To get an idea of what gambling addiction leads to, Gamblers Anonymous asks the following types of questions on their website:

  • Did you ever borrow to finance your gambling?
  • Do arguments, disappointments or frustrations create within you an urge to gamble?
  • Have you ever committed, or considered committing an illegal act, to finance gambling?
  • Have you ever gambled to escape worry, trouble, boredom, or loneliness?
  • Have you ever considered self-destruction or suicide as a result of your gambling?
  • Did you ever gamble longer than you had planned?
  • Did gambling make you careless of the welfare of yourself or your family?

“Did gambling make you careless of the welfare of yourself or your family?”


In an article on sports betting apps, Kim Henderson of World Magazine quotes pastor and marriage counselor Travis Turner as he voices his concern for the new generation of husbands and fathers: “With phones you have 10 million prostitutes in your pocket. Now you have 10,000 bookies too.” He continues, “Many are already addicted to video games, and adding a glitzy gambling aspects only makes for nitroglycerin.” Henderson goes on to describe the shame—the “slumped shoulders, averted eyes, and silence”—of young people coming to Celebrate Recovery sessions, having blown thousands that were meant for tuition or a house.

Proverbs 11:28 seems an appropriate reminder here: “Those who trust in their riches will fall, but the righteous will thrive like a green leaf.”


“Those who trust in their riches will fall, but the righteous will thrive like a green leaf.”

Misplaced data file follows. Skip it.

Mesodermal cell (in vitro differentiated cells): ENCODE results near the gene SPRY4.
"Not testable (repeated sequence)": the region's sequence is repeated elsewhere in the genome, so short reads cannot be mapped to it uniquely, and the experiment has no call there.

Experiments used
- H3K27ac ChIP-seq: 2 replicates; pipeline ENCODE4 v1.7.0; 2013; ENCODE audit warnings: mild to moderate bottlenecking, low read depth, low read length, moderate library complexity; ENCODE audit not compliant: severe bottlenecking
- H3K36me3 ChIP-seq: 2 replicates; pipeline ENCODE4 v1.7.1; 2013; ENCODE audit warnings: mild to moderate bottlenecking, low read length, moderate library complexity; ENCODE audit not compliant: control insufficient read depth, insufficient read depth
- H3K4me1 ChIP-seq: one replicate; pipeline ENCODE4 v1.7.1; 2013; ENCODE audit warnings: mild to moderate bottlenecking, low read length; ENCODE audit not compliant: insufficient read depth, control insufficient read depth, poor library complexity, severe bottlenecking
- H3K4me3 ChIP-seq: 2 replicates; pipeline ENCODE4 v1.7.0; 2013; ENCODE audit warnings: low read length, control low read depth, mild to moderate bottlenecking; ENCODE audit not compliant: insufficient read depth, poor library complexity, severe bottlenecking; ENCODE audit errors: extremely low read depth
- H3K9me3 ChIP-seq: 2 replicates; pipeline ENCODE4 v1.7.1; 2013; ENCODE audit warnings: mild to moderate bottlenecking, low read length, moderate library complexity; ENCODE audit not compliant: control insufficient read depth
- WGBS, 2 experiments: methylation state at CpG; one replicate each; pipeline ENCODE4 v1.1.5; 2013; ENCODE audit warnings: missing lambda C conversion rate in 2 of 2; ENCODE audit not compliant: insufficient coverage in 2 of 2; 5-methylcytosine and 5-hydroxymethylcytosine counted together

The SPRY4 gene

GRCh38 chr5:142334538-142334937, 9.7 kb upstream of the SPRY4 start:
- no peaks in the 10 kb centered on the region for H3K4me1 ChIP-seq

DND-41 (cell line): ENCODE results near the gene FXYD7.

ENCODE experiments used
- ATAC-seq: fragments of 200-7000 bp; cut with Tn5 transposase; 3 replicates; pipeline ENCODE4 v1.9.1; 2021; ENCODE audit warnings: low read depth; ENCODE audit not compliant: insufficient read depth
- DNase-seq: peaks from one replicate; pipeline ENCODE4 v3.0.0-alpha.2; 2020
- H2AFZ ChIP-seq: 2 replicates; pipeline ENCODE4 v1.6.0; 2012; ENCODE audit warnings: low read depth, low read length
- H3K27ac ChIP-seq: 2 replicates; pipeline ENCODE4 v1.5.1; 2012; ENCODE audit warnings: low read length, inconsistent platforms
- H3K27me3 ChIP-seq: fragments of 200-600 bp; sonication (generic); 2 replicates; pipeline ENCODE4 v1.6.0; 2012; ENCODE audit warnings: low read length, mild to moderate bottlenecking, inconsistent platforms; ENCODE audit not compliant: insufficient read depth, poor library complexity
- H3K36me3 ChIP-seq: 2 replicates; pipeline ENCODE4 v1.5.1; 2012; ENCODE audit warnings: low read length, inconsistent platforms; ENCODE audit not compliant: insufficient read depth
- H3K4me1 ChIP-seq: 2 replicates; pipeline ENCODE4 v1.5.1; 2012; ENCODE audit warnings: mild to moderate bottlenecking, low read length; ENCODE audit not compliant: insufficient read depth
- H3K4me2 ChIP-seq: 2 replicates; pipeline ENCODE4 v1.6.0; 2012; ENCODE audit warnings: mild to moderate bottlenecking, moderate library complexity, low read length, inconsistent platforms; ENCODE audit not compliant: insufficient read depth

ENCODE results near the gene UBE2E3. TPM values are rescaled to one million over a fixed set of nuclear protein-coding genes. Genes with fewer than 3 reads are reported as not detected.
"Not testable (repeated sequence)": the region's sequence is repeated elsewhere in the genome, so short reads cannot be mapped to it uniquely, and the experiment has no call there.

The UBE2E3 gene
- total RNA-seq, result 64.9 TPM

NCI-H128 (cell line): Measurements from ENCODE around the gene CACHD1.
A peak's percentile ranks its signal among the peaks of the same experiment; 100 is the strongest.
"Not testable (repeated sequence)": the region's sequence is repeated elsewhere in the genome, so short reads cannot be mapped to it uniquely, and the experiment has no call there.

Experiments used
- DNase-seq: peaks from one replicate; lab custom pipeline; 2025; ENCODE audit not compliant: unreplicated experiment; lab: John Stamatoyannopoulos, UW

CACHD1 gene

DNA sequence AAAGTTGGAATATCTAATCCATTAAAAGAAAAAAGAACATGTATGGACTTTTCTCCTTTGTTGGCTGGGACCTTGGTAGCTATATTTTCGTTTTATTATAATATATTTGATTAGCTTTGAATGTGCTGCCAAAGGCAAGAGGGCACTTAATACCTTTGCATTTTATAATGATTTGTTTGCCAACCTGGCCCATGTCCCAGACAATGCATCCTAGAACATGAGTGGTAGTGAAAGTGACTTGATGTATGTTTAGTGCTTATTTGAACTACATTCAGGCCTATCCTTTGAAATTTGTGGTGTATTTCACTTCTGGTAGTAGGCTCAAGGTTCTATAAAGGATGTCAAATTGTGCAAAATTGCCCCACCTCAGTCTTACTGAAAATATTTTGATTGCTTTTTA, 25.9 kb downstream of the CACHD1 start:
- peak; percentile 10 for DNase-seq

These ruinous repercussions are why many Christians, as well as Muslims, Jews, Baha’i, and other religious groups, have historically opposed gambling, and also why there has been a back-and-forth of legislation debating its legality, regulating it for fairness, and setting age limits.

Why is gambling categorized as a “sin stock”?

“Sin stocks” are stocks you can invest in which are associated with what some see as unethical behavior. Sin stock industries include tobacco, alcohol, cannabis, adult entertainment—and gambling. Why would gambling be considered a sin stock?

This isn’t meant to be a theological “gotcha” (as in, “It’s a sin stock, so it’s officially a sin!”). It is, however, an interesting observation about the company that gambling tends to keep. Think back to the Old West saloon, and what pictures come to mind? In addition to being a bar and brothel, the saloon was a place for gambling. In modern times, “Sin City” (Las Vegas) too is a place known for bars, prostitution, strip clubs, and, of course, gambling.


“Gambling does not represent humanity at our best.”


Whatever its moral status per se, gambling is associated with addictive vices, which leads us to this point: Whether it’s standing in line for a gas station lotto ticket or operating a slot machine, gambling does not represent humanity at our best. Some might respond that it can be harmless entertainment, but even there, there’s nothing inherently noble about it (although this is not the same thing as saying that it’s clearly a sin).

A profound question from a fairy tale

So, is gambling a sin? As you wrestle with what’s not clearly spelled out in Scripture, please be guided by what is taught in Scripture. Hebrews 13:5 is worth soaking in again: “Keep your lives free from the love of money and be content with what you have, because God has said, ‘Never will I leave you; never will I forsake you.’” Let’s pursue contentment, work hard, and trust God. It’s when we are idly following our baser impulses that we wreck things.

In George MacDonald’s children’s book The Princess and Curdie, a young man named Curdie was out playing with a bow and arrow when he impulsively took aim at a bird. He dropped it and realized to his horror that it was the queen’s pet pigeon. Shoulders slumped, he went to the castle and brought her the bird. “I didn’t mean to do any harm, ma’am.”

She responded, “You say you didn’t mean any harm: did you mean any good, Curdie?”


“Did you mean any good?”


“No,” answered Curdie.

“Remember, then, that whoever does not mean good is always in danger of harm.”